To see more vintage photos and learn about amazing female athletes, follow @theunsungheroines on Instagram.
In 1974, official Little League rules held back most girls, like 9-year-old Kim Green (pictured), from playing baseball. Her mother, Sylvia, spent a month fighting for Kim’s right to take the field with the boys, and her efforts paid off. The rules changed. But when Sylvia went to sign Kim up for a team, tryouts had already taken place. Instead of giving up, the Greens started the “Angels,” an all-girls team that finished second overall in their league.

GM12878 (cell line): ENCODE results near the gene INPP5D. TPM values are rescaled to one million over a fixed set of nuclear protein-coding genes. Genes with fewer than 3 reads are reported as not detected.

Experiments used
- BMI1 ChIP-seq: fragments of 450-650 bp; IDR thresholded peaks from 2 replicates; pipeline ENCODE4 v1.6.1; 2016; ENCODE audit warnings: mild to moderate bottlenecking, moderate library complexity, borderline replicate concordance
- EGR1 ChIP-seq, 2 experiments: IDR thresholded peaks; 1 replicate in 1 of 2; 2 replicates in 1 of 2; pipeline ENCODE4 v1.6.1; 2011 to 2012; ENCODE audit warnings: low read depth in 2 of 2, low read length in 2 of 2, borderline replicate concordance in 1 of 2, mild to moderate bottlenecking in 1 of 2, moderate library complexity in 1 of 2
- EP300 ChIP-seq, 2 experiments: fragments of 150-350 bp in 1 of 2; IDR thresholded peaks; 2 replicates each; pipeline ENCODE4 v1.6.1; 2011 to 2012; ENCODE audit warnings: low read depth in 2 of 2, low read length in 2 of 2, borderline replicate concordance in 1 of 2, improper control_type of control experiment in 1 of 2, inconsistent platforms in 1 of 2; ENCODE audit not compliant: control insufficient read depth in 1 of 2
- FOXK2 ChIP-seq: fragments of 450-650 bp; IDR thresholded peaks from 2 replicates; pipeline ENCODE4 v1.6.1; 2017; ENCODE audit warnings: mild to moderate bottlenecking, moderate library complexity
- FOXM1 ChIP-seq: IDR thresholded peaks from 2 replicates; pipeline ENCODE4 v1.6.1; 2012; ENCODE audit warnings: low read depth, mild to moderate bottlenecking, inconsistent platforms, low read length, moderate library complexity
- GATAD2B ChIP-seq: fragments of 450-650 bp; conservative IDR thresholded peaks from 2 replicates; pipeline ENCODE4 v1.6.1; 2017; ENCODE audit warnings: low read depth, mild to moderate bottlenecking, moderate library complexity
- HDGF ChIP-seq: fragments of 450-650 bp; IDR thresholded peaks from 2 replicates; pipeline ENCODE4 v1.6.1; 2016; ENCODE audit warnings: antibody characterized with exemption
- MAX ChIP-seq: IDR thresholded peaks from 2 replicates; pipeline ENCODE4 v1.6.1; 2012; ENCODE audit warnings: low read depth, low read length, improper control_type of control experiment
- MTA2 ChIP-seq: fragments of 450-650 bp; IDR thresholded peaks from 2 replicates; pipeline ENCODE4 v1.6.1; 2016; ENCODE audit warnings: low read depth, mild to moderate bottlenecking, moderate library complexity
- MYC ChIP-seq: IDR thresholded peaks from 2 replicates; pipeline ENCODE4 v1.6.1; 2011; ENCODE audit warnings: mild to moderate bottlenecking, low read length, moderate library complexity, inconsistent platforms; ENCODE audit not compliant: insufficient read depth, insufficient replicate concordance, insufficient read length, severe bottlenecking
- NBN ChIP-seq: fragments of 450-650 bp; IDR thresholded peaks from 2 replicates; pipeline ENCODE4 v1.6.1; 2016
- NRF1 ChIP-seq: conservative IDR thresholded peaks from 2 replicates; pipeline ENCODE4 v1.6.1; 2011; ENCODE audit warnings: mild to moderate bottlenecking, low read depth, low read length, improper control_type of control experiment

Kim’s is one of the stories Los Angeles-based director Molly Schiot (@theunsungheroines) started to share after frequenting the LA84 Foundation, which houses the largest sports research library in North America. “It was like an explosion went off in my brain,” says Molly, after uncovering vintage photos of female athletes and educators who changed history. Her project — an outgrowth of rejected pitches for TV — evolved into “Gamechangers: The Unsung Heroines of Sports History,” a book coming out later this year. “What I’m continuing to learn is that I have an interest in telling stories that are women’s stories,” Molly says. “In certain cases, I make a conscious effort to say, ‘This woman wasn’t a heroine. But she was an important part of history.’”